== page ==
Song of Salvation

R&B legend Sam Moore finds serenity in Scottsdale

Moore tried to get paid for the song, and Early promised to arrange a meeting with Stone to rectify the situation. But in an ugly twist, Early was shot and paralyzed before a deal was made.

"Money" has been covered hundreds of times, by everyone from the Beatles to Waylon Jennings, and has appeared on countless soundtracks and commercials. It's generated millions. With the capital he earned from its success, Berry Gordy would go on to found and expand his Motown empire. Aside from a $500 pittance from Henry Stone, Sam Moore has never received a penny, or ever been properly credited as the song's co-writer -- an incomprehensible and appalling injustice.

By 1960, Moore was playing amateur nights and working the chitlin circuit, earning a few dollars here and there. He landed a spot at a nightclub called the King of Hearts, where he would MC a weekly talent show. Though Moore found the attention gratifying, music was not providing enough to make a living and seemed an unlikely choice for a long-term career.

Sam and Dave, all smiles with friend and tourmate Otis Redding (center).
Sam and Dave, all smiles with friend and tourmate Otis Redding (center).
Sweat 'n' soul: "[The] things that they did with their bodies and with their voices," says rock critic Dave Marsh, "are simply unparalleled."
Sweat 'n' soul: "[The] things that they did with their bodies and with their voices," says rock critic Dave Marsh, "are simply unparalleled."

His burdens would increase the next year as he was forced to care for his mother, who was battling cancer (she would pass away not long after; Moore's grandmother died the following year). By 1961, Moore found himself an ex-con with a child the state was threatening to take away, a $90-a-month mortgage he could no longer afford and family that he'd buried.

"I was lost," says Moore, shaking his head, "I was very lost at that time. I really didn't know what I was going to do."

Fate intervened in the form of a Georgia bumpkin and aspiring singer by the name of Dave Prater.


Sam Moore is trying hard to hide a tortured expression, extinguish a spark of anger. Talking about Sam and Dave, the "act," is difficult. It's not that Moore isn't forthcoming. Throughout days of interviews, he never flinches, even in describing the most sordid details of his life. He's been deeply conflicted by the Sam and Dave experience since the group's final 1981 split. To Moore, Sam and Dave is hardly about the music. It represents enslavement to drugs, the duo's difficult breakup, scurrilous rumors spread about him, the lasting damage it's done to his life and career.

Reliving his 20-year partnership with Prater, he stammers and stops, yells in exasperation and then breaks into a beatific smile of acceptance that has become the truest sign of his recovery, from both the addiction and resentment that once ruled him.

Sam Moore and Dave Prater met one night at the King of Hearts, when Prater, unfamiliar with all the words to the Jackie Wilson hit, "Doggin' Around," asked Moore to join him onstage. The two shared an instant chemistry that electrified the crowd.

Sam and Dave was born.

Prater, a native of Ocilla, Georgia, was in many ways Moore's complete opposite. Sam was a savvy street player, interested in music primarily as a means to escape hard work. Dave was a clean-cut country kid who pined for stardom. Sam possessed a bright and powerful croon; Dave's voice was a low, coarse rumble. Whatever their differences, their mutual steeping in the gospel tradition and affection for R&B led to a spectacular professional union.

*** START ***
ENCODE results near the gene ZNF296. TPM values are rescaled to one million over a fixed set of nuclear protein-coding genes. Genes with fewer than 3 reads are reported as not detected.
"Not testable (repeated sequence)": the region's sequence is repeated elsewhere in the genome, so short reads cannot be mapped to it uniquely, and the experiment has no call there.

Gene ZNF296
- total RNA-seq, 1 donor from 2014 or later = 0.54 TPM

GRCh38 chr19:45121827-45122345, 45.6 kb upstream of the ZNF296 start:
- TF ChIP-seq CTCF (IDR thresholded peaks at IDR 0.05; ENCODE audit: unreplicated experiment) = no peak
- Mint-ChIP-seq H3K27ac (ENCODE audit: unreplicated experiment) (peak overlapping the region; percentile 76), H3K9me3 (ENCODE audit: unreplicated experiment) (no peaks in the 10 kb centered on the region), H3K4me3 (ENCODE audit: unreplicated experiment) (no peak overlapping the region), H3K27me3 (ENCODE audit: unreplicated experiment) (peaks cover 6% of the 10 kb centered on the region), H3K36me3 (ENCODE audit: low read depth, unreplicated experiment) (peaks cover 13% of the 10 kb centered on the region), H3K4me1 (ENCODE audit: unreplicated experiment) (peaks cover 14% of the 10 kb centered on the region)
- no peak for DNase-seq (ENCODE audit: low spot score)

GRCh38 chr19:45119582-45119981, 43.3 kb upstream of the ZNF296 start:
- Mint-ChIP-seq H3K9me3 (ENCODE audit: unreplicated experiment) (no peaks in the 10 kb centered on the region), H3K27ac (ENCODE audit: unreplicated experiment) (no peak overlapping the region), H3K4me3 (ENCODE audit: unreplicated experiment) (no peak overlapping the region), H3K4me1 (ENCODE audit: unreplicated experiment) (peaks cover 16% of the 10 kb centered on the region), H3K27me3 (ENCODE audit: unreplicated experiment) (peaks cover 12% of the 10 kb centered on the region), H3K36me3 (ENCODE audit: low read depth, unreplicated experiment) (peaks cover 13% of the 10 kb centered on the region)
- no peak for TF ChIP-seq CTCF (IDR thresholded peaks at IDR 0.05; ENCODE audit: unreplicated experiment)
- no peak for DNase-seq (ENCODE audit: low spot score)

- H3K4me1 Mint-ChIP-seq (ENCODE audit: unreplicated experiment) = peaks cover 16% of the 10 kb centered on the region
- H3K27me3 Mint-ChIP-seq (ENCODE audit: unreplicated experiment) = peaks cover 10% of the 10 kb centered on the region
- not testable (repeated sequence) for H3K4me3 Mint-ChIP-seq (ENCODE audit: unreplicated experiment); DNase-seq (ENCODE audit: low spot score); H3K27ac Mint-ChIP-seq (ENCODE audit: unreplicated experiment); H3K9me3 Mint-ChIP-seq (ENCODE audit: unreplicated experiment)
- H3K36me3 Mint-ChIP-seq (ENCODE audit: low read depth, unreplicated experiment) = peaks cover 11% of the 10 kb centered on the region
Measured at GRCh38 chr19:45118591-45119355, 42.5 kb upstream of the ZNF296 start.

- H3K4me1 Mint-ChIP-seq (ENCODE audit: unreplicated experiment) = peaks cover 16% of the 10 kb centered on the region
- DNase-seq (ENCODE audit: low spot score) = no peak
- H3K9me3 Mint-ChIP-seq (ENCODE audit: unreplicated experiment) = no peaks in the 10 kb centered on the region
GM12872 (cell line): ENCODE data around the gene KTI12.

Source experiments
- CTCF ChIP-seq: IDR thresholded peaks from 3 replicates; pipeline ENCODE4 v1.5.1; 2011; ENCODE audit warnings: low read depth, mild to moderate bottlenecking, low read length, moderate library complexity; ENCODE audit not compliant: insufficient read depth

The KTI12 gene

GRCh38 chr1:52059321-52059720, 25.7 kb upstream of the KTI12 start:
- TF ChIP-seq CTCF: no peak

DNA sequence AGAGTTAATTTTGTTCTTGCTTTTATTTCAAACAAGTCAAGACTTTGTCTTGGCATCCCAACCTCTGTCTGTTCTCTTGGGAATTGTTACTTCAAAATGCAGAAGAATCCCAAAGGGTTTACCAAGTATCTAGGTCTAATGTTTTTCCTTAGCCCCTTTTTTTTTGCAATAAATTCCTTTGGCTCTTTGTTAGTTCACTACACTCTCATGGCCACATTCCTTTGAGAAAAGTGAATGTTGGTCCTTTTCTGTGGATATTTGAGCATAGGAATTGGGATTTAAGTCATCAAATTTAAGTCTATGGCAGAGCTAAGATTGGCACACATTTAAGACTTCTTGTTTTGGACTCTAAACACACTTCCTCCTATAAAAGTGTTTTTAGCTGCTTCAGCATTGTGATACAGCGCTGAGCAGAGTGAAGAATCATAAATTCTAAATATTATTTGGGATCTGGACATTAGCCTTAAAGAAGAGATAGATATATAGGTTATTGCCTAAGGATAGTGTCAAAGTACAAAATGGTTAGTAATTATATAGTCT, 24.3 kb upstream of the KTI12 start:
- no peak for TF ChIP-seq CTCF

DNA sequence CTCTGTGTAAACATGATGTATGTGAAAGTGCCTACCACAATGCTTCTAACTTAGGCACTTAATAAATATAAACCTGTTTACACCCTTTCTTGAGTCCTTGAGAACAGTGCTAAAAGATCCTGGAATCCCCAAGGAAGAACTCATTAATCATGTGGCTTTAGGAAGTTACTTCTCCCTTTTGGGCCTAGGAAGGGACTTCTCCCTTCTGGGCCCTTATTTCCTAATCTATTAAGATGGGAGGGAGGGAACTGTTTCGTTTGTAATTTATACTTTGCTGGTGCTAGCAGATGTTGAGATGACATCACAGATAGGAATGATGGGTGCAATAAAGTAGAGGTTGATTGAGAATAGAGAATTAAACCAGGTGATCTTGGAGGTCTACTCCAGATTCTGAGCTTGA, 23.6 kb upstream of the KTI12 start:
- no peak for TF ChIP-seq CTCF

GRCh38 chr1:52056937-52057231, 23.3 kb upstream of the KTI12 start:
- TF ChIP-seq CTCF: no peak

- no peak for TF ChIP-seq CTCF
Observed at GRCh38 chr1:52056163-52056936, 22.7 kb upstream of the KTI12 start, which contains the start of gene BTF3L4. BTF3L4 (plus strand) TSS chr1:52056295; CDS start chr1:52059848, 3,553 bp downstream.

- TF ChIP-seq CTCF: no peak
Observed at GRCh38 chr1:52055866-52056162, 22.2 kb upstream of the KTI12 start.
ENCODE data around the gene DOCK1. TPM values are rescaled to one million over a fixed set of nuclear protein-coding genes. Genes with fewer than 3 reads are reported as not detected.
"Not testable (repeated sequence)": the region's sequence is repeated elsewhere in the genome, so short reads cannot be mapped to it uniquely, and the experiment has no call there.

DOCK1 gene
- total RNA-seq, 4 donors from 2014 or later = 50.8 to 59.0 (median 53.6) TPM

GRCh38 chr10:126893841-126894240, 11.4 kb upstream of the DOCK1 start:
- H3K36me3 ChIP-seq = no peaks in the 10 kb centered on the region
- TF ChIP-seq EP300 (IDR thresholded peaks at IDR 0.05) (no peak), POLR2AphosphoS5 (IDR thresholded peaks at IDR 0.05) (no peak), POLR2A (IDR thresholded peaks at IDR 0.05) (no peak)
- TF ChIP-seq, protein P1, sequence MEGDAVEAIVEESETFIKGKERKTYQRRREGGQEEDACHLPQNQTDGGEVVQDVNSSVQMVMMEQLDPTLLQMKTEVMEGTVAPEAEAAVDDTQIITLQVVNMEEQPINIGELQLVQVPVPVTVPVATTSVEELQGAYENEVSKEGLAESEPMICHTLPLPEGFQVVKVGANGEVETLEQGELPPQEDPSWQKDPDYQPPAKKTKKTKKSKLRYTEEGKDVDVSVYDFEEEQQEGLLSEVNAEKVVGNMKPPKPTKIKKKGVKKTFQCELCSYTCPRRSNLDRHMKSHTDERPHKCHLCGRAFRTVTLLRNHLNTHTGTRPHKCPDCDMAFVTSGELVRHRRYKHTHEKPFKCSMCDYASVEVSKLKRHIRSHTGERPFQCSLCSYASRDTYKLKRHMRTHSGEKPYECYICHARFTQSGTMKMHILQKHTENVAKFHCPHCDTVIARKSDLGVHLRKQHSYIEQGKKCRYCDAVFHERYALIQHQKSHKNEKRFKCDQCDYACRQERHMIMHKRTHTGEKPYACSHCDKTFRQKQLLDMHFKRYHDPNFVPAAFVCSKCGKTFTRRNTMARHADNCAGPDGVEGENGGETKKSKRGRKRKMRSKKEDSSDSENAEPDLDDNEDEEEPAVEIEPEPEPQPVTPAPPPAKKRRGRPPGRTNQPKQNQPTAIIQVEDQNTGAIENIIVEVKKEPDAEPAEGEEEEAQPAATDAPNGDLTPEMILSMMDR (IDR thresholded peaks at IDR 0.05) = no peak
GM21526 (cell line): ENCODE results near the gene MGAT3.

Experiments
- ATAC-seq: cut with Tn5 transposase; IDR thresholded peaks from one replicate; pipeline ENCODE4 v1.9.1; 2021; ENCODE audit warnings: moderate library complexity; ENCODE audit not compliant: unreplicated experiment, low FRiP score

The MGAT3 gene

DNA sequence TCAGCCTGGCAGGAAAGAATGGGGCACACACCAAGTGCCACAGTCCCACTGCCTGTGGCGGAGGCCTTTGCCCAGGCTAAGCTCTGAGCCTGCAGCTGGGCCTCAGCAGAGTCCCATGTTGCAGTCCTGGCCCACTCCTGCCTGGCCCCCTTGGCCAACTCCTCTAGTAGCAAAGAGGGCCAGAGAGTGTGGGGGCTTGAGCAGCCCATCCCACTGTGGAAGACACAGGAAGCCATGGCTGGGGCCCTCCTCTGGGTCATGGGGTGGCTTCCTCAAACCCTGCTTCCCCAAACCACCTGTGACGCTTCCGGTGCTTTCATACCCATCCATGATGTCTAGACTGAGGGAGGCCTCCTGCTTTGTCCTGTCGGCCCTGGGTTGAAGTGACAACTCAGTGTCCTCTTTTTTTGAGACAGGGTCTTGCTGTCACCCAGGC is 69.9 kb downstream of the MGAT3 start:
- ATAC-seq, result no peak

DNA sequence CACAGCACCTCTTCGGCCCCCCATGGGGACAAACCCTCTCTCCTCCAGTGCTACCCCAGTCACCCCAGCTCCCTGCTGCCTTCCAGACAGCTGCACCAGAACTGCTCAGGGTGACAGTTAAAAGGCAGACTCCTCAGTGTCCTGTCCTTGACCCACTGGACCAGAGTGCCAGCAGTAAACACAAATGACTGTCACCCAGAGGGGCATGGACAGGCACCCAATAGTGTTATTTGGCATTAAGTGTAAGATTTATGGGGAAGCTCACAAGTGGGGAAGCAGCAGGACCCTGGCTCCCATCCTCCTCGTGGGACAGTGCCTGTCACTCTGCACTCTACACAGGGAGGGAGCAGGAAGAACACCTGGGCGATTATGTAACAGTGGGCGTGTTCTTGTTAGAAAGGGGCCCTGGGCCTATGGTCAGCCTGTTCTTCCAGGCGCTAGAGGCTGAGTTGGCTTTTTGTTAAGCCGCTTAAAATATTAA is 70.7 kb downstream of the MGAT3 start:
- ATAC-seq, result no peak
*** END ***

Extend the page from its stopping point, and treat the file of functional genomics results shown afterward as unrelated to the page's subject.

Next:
Since their voices were too disparate to harmonize, they relied on the old call-and-response of church music -- trading lines, shouting evocations, ad-libbing. It would become their hallmark.

"We sang, but we were more like evangelical signers. Like the old tent singers used to be. We were actually testifying, preaching," recalls Moore.

If their music appropriated the spirit of gospel, their stage show captured its glorious fervor. Moore remembered how the scriptures had moved him as a small boy, how the minister would punctuate his oratory with moans and groans and then fall to his knees, collapsing in cries of pathos. Instinctively, Sam incorporated those elements into the act. Dave would follow suit, and soon audiences became touched with a kind of strange epiphany through a haze of smoke and the clatter of cocktail glasses.

"We'd be onstage at this nightclub," says Moore, "and you'd hear people say, 'Yeah, man! Sing! Amen!'"

"They were an incredible act," says author Dave Marsh. "There were things that they did with their bodies and with their voices that are simply from that day to this, in my opinion, unparalleled. They had these amazing physical instincts and were shameless about it. The funny thing about their relationship to the church is that no one -- including James Brown -- has ever pushed it that far. It was just all-out 'I'm gonna bust some church on ya now.'"

Moore explains: "We weren't dancers. It's not that we couldn't learn dance steps, it's that everything we did was spontaneous. We were comfortable being spontaneous; it worked for us. We believed in getting the audience involved, we believed in that. We wanted that audience to feel what we were feeling."

As their reputations grew, they began to make regional tours -- Nassau, Jacksonville, St. Pete, Tallahassee. Finally, the demand became so strong they were obliged to record. They signed with New York's Roulette Records, a company run by infamous mob insider Morris Levy. Sam and Dave went to the Big Apple, but the label's hotshot producers were unable to capture the sound and feel that made their live delivery so potent.

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